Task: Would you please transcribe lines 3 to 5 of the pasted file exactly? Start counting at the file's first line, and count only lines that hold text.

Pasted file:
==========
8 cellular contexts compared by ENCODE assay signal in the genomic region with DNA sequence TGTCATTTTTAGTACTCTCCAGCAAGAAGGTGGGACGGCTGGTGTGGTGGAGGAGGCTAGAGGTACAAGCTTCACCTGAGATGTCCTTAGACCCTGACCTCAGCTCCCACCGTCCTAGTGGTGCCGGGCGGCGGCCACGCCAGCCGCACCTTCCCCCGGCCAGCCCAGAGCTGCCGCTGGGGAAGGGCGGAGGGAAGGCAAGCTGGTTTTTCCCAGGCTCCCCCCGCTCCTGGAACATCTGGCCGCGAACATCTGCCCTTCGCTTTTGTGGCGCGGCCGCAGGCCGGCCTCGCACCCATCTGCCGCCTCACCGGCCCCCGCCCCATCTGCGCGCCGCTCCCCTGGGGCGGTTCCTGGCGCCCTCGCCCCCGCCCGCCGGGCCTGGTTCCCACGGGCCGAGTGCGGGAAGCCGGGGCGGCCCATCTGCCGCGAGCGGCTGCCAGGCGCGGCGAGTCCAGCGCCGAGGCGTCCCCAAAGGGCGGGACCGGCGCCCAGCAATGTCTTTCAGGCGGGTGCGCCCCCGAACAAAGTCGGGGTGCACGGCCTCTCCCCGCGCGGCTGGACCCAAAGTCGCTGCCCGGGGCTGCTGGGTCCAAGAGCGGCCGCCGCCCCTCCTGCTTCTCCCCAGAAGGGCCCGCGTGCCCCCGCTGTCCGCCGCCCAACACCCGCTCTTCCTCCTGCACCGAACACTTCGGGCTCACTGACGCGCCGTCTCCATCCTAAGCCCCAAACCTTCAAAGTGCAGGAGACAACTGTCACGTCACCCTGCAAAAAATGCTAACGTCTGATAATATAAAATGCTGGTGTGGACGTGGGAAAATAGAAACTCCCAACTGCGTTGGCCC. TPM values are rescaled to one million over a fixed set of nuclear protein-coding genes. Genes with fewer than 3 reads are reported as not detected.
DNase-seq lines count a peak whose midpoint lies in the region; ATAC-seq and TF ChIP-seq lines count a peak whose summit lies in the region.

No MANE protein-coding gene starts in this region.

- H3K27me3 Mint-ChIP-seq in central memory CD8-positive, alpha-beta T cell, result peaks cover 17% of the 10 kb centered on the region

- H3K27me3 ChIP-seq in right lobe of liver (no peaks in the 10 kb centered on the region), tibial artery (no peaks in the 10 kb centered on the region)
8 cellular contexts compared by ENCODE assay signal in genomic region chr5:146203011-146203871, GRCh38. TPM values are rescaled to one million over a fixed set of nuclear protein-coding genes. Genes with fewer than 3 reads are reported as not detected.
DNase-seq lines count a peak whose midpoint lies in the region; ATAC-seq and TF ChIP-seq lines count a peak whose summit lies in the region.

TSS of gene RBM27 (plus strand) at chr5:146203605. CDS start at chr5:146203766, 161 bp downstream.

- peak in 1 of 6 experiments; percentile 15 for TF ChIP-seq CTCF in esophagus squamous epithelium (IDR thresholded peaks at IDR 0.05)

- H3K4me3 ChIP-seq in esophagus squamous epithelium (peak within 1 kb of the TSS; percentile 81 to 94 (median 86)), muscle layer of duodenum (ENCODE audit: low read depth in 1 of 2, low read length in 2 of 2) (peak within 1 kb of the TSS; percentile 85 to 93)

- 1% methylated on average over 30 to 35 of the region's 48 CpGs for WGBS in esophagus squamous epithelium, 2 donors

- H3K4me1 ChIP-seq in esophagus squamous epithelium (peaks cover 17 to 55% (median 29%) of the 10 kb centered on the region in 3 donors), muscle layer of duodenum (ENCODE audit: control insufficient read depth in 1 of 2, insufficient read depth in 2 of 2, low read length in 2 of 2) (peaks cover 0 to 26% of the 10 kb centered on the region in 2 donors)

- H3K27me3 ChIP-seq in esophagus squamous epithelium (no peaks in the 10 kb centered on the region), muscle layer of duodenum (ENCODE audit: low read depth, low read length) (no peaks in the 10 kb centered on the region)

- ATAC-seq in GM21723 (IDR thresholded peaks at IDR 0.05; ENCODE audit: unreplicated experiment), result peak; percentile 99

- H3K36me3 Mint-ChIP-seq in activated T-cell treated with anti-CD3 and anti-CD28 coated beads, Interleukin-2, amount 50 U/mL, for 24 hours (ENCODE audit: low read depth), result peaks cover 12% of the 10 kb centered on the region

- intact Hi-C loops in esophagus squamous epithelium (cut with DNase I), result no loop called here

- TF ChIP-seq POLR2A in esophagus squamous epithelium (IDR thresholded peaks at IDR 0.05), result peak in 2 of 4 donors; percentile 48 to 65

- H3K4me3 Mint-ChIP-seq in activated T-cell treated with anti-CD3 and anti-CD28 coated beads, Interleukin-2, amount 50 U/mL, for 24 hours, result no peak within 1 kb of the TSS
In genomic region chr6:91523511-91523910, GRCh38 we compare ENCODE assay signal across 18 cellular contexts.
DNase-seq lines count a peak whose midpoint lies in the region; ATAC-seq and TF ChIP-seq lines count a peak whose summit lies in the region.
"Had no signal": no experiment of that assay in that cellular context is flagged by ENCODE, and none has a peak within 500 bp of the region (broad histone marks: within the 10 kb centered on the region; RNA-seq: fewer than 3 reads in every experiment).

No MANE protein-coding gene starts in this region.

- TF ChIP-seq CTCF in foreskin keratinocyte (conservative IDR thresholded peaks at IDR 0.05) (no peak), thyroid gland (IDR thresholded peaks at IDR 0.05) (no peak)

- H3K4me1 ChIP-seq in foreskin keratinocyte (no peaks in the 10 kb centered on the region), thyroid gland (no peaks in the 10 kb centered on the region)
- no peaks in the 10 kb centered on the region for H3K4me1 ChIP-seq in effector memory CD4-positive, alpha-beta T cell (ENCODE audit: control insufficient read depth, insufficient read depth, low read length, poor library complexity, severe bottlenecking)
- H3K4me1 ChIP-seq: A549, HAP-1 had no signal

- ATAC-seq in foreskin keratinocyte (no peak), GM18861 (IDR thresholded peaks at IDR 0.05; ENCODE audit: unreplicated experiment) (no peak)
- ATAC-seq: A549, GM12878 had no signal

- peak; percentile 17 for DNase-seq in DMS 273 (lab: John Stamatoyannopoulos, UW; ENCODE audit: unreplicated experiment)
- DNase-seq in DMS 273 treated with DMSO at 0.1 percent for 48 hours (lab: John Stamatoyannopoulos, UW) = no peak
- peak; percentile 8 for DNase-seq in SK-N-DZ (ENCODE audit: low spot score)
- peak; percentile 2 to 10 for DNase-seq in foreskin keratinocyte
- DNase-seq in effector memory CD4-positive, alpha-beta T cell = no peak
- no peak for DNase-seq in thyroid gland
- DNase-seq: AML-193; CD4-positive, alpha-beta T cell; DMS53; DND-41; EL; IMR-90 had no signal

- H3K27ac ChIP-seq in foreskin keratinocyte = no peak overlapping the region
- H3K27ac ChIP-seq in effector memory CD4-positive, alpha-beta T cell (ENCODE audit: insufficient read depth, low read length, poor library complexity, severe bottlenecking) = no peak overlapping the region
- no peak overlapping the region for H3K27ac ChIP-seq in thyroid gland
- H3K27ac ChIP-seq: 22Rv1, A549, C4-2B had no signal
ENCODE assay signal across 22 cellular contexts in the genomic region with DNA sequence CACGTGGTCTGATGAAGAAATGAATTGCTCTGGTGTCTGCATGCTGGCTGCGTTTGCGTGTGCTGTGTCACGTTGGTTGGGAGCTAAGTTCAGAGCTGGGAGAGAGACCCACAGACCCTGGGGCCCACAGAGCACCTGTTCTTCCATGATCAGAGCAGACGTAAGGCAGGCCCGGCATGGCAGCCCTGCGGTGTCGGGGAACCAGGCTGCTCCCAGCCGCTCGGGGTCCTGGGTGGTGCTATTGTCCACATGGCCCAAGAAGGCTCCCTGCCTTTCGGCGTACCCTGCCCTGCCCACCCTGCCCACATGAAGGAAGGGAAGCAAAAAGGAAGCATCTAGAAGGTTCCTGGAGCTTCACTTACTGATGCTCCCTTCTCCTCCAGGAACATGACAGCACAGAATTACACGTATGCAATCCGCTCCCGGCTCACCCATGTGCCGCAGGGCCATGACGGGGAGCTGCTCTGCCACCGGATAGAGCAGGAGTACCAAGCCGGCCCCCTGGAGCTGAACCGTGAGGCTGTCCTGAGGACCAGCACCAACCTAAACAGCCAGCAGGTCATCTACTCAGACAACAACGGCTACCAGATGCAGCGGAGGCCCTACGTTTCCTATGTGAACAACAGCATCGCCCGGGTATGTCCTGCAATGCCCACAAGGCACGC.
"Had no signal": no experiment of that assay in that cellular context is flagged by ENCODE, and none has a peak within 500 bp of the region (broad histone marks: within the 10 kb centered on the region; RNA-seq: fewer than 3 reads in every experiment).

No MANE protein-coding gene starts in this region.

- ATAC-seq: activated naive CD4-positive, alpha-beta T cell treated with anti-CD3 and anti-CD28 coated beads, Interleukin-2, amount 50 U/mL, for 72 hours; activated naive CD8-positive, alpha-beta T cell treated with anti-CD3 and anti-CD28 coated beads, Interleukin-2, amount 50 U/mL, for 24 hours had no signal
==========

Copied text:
No MANE protein-coding gene starts in this region.

- H3K27me3 Mint-ChIP-seq in central memory CD8-positive, alpha-beta T cell, result peaks cover 17% of the 10 kb centered on the region

- H3K27me3 ChIP-seq in right lobe of liver (no peaks in the 10 kb centered on the region), tibial artery (no peaks in the 10 kb centered on the region)